Friday, August 30, 2013

Pallets and Hydrangeas

We recently found 2 pallets laying along the shoreline at the lake.  How the heck would pallets get in the lake anyway?  Whatever....  Chablis and I made two trips and dragged them by hand to the lake house.  Believe me when I tell you those things were heavy.   We grabbed some leftover paint and this is what we did with one of them.  It is now propped up in front of the lake house.  I transplanted some flowers and once they fill in around it, I think it's going to look really nice.

And how about these beautiful hydrangeas?  My next door neighbor brought over a huge bouquet of them for us to enjoy.  I'm now letting them dry out.  Don't you just love dried flowers?

Thursday, August 29, 2013

Apple Valley Hillbilly Garden and Toyland

Apple Valley Hillbilly Garden and Toyland is one of those attractions that you stumble upon and say "Why didn't I ever hear about this place before?"  Tucked alongside Kentucky's Highway 68 in Calvert City, Apple Valley reminds me of the old fashioned roadside attractions of the 50's and 60's. 

The land here was originally purchased in 1928 by Oral Wallace and consisted of an apple orchard.  Enterprising Oral dubbed his property Apple Valley Orchard and began to sell apples to passersby.  Farmers used his place as a stop-over and by 1931 Oral had built a small store that sold apple cider, which was rumored to include hard cider and moonshine.   Before long he was selling lye soap, serving food and offering barber shop services as well.  By 1939 the store became a Gulf gas station, which continued until 1964.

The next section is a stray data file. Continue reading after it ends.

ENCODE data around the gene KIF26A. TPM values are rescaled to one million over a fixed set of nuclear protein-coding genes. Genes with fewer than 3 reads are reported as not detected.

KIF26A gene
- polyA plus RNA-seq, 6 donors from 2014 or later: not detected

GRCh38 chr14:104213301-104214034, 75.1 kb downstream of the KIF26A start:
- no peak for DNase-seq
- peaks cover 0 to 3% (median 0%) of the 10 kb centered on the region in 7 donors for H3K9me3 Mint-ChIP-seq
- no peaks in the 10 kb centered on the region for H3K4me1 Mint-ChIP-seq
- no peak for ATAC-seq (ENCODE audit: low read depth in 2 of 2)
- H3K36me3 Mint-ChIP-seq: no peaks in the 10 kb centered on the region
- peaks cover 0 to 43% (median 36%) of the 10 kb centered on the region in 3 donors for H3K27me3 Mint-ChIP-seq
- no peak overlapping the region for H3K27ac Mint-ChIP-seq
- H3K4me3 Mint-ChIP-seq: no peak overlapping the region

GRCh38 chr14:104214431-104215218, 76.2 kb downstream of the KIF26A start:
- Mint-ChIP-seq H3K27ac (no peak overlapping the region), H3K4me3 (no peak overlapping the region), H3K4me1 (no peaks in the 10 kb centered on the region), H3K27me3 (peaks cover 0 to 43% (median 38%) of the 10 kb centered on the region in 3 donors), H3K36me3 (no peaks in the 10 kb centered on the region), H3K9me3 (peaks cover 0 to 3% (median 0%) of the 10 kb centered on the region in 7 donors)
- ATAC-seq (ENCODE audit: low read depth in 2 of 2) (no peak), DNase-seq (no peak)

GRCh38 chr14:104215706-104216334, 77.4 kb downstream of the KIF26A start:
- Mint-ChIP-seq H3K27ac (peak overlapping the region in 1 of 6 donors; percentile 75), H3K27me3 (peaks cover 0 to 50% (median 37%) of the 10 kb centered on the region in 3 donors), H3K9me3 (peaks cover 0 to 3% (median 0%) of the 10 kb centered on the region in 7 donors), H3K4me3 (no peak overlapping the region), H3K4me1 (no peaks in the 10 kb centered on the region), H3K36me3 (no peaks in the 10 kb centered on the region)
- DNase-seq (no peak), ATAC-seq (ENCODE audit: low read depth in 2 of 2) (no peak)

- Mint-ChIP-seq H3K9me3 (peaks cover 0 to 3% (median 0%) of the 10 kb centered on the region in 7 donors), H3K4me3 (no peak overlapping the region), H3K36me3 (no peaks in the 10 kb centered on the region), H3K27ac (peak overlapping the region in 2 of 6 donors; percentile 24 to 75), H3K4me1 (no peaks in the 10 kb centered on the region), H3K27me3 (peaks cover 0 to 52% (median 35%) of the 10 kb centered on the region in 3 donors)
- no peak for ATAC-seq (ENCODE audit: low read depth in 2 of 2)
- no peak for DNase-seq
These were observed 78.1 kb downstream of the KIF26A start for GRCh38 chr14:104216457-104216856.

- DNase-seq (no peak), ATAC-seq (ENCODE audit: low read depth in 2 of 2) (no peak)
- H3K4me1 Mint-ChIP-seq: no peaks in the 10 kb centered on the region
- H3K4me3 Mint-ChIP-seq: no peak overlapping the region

The years rolled by and in 2005 Oral's grandson, Keith Holt, inherited the property.  Keith is a former actor, clown and comedian who also happened to have an extensive toy collection.  He returned to Apple Valley with a dream to turn his 3500 item collection into a toy museum reality.  Instead his dream blossomed into a roadside attraction that includes a toy museum, folk art, and a local history museum. 

We were greeted at the parking lot by a bright orange waving piece of art!

Shortly after we climbed from the car, Keith appeared and proceeded to give us a 2 hour guided tour of the property.  His background in entertainment makes him the perfect tour guide.  Don't expect a museum docent, dressed in a suit or period clothing.  Instead, Keith ambled up, long hair flowing, dressed in shorts, bare feet and a broad smile. 

He happily escorted us around the folk art area, delighting us with his quick wit.  All the attractions are created personally by Keith, and each has a story and a pun to accompany it.  Check out some of the interesting and creative displays.....

My favorite part of the tour was the original store/gas station.  Keith has stuffed it to the rafters with local historical items, memorabilia, and treasures from his days as an actor....

I could have easily spent the entire morning inside the store alone.  It was stacked floor to ceiling, with a wide variety of pop cans and bottles, grocery products from days gone by, posters, musical instruments, trains, newspaper clippings, books, magazines and much more. 

Keith knew the stories and history behind everything and he spun tale after tale as he pointed out things on display. 

 Oral's photo and his violin....

Check out these original store signs......

Keith is a self taught artist and painted all the pictures on the property....

Our final stop on the tour was the toy museum.  Again, the building was crammed with thousands of toys, games, lunch boxes and trains which Keith turned on so they ran around the room....

It was fun to pick out the older toys and games that I remembered from my childhood.  I was amazed at the wide variety of stuff he had in there.